The recent boom in U.S. energy production has produced massive amounts of wastewater. The water is used both in hydrofracking, which cracks open rocks to release natural gas, and in coaxing petroleum out of conventional oil wells.  In both cases, the brine and chemical-laced water has to be disposed of, often by injecting it back underground elsewhere, where it has the potential to trigger earthquakes. The water linked to the Prague quakes was a byproduct of oil extraction at one set of oil wells, and was pumped into another set of depleted oil wells targeted for waste storage.

Scientists have linked a rising number of quakes in normally calm parts of Arkansas, Texas, Ohio and Colorado to below-ground injection. In the last four years, the number of quakes in the middle of the United States jumped 11-fold from the three decades prior, the authors of the Geology study estimate. Last year, a group at the U.S. Geological Survey also attributed a remarkable rise in small- to mid-size quakes in the region to humans. The risk is serious enough that the National Academy of Sciences, in a report last year called for further research to “understand, limit and respond” to induced seismic events. Despite these studies, wastewater injection continues near the Oklahoma earthquakes.

The magnitude 5.7 quake near Prague was preceded by a 5.0 shock and followed by thousands of aftershocks. What made the swarm unusual is that wastewater had been pumped into abandoned oil wells nearby for 17 years without incident. In the study, researchers hypothesize that as wastewater replenished compartments once filled with oil, the pressure to keep the fluid going down had to be ratcheted up. As pressure built up, a known fault—known to geologists as the Wilzetta fault–jumped. “When you overpressure the fault, you reduce the stress that’s pinning the fault into place and that’s when earthquakes happen,” said study coauthor Heather Savage, a geophysicist at Columbia University’s Lamont-Doherty Earth Observatory.

The amount of wastewater injected into the well was relatively small, yet it triggered a cascading series of tremors that led to the main shock, said study co-author Geoffrey Abers, also a seismologist at Lamont-Doherty. “There’s something important about getting unexpectedly large earthquakes out of small systems that we have discovered here,” he said. The observations mean that “the risk of humans inducing large earthquakes from even small injection activities is probably higher” than previously thought, he said.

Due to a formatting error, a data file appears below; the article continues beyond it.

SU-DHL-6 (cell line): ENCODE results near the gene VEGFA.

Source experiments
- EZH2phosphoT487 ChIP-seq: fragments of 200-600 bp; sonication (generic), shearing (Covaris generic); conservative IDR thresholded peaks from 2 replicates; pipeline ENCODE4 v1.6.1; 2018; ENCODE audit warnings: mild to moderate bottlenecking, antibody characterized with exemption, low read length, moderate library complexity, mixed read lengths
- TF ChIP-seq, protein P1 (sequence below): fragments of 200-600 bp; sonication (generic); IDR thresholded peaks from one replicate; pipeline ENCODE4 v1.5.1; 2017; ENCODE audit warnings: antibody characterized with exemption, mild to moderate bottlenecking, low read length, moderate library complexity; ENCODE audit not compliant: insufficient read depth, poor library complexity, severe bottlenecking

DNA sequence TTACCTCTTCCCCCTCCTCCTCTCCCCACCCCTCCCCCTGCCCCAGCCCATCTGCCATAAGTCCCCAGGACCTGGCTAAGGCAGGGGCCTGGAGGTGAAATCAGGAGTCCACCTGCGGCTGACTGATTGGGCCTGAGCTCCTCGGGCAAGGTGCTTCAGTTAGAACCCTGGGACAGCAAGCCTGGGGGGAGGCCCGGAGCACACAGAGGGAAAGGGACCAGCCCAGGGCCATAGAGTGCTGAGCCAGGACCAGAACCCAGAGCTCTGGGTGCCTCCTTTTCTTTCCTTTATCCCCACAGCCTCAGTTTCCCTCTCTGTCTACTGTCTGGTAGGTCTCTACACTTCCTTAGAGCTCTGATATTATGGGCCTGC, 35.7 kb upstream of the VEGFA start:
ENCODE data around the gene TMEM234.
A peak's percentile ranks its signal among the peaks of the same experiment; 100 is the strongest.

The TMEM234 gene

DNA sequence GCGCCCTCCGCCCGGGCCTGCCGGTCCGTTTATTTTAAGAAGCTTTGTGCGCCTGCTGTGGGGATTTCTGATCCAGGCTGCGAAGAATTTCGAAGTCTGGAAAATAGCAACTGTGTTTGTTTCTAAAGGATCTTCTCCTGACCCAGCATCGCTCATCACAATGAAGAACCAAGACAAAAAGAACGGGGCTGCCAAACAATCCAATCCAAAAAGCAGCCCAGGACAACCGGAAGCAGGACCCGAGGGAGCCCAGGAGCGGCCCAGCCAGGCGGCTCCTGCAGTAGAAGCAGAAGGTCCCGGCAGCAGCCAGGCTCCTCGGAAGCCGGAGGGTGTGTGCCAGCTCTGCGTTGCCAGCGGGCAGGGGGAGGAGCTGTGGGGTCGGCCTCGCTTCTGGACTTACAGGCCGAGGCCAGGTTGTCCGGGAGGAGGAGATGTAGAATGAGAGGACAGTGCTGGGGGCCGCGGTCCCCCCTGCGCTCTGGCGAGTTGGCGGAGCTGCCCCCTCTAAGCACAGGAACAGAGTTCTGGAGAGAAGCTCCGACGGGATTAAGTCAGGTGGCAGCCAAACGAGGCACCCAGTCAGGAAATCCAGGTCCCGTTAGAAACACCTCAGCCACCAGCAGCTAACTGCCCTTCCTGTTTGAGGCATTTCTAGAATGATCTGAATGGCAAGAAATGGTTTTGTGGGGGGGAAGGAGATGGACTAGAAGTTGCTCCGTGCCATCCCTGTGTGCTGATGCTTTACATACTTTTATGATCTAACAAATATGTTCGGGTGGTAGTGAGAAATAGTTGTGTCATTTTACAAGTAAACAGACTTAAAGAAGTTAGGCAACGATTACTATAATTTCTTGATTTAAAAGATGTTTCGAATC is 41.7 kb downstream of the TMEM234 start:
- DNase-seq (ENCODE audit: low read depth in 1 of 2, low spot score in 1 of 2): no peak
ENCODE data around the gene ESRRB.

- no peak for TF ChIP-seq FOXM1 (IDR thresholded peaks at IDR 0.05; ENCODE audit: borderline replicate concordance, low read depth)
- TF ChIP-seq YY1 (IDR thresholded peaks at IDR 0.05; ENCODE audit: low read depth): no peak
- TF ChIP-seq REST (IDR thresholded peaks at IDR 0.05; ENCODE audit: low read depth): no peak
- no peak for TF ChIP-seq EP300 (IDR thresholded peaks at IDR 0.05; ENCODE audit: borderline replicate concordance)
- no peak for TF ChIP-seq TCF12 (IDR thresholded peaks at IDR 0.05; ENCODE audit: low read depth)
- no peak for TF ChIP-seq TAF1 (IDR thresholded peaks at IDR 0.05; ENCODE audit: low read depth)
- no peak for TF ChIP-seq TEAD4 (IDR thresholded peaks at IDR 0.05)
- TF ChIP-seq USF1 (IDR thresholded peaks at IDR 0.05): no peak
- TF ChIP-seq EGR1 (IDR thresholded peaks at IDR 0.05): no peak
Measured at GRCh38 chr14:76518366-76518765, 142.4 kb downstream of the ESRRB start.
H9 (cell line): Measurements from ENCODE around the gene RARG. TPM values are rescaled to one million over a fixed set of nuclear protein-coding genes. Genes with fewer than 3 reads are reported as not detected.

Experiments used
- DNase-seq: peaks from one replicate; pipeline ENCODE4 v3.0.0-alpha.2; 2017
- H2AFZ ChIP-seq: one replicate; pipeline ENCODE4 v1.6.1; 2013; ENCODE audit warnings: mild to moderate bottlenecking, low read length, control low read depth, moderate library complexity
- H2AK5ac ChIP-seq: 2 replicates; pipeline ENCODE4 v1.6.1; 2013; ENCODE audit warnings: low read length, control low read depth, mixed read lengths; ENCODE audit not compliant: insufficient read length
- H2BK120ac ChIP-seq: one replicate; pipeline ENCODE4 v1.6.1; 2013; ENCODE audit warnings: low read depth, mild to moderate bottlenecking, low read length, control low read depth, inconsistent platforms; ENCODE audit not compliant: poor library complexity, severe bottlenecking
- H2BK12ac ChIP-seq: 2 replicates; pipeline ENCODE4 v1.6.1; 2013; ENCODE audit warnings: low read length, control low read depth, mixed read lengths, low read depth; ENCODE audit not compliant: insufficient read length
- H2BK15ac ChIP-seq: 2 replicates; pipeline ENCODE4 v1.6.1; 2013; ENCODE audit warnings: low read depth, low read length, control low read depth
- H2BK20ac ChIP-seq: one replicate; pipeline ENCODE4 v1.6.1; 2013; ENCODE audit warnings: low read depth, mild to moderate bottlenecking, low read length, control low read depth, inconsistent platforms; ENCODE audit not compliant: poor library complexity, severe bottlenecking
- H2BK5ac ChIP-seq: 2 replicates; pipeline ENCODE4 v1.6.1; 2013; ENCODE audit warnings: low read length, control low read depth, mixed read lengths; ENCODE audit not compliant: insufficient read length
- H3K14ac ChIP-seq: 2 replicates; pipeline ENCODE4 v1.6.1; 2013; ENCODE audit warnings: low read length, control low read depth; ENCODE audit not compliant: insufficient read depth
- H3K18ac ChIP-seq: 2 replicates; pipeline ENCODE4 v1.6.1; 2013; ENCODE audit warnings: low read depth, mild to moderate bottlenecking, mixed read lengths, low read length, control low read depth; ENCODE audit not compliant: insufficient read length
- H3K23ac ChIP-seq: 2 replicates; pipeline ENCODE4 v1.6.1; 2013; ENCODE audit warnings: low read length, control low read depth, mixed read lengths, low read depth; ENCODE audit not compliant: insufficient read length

Hours after the first magnitude 5.0 quake on Nov. 5, 2011, University of Oklahoma seismologist Katie Keranen rushed to install the first three of several dozen seismographs to record aftershocks.  That night, on Nov. 6, the magnitude 5.7 main shock hit and Keranen watched as her house began to shake for what she said felt like 20 seconds. “It was clearly a significant event,” said Keranen, the Geology study’s lead author. “I gathered more equipment, more students, and headed to the field the next morning to deploy more stations.”

Keranen’s recordings of the magnitude 5.7 quake, and the aftershocks that followed, showed that the first Wilzetta fault rupture was no more than 650 feet from active injection wells and perhaps much closer, in the same sedimentary rocks, the study says. Further, wellhead records showed that after 13 years of pumping at zero to low pressure, injection pressure rose more than 10-fold from 2001 to 2006, the study says.

The Oklahoma Geological Survey has yet to issue an official account of the sequence, and wastewater injection at the site continues. In a statement responding to the paper, Survey seismologist Austin Holland said the study showed the earthquake sequence could have been triggered by the injections. But, he said, “it is still the opinion of those at the Oklahoma Geological Survey that these earthquakes could be naturally occurring. There remain many open questions, and more scientific investigations are underway on this sequence of earthquakes and many others within the state of Oklahoma.”

The risk of setting off earthquakes by injecting fluid underground has been known since at least the 1960s, when injection at the Rocky Mountain Arsenal near Denver was suspended after a quake estimated at magnitude 4.8 or greater struck nearby—the largest  tied to wastewater disposal until the one near Prague, Okla. A series of similar incidents have emerged recently.  University of Memphis seismologist Stephen Horton in a study last year linked a rise in earthquakes in north-central Arkansas to nearby injection wells. University of Texas, Austin, seismologist Cliff Frohlich in a 2011 study tied earthquake swarms at the Dallas-Fort Worth Airport to a brine disposal well a third of a mile away. In Ohio, Lamont-Doherty seismologists Won-Young Kim and John Armbruster traced a series of 2011 earthquakes near Youngstown to a nearby disposal well. That well has since been shut down, and Ohio has tightened its waste-injection rules.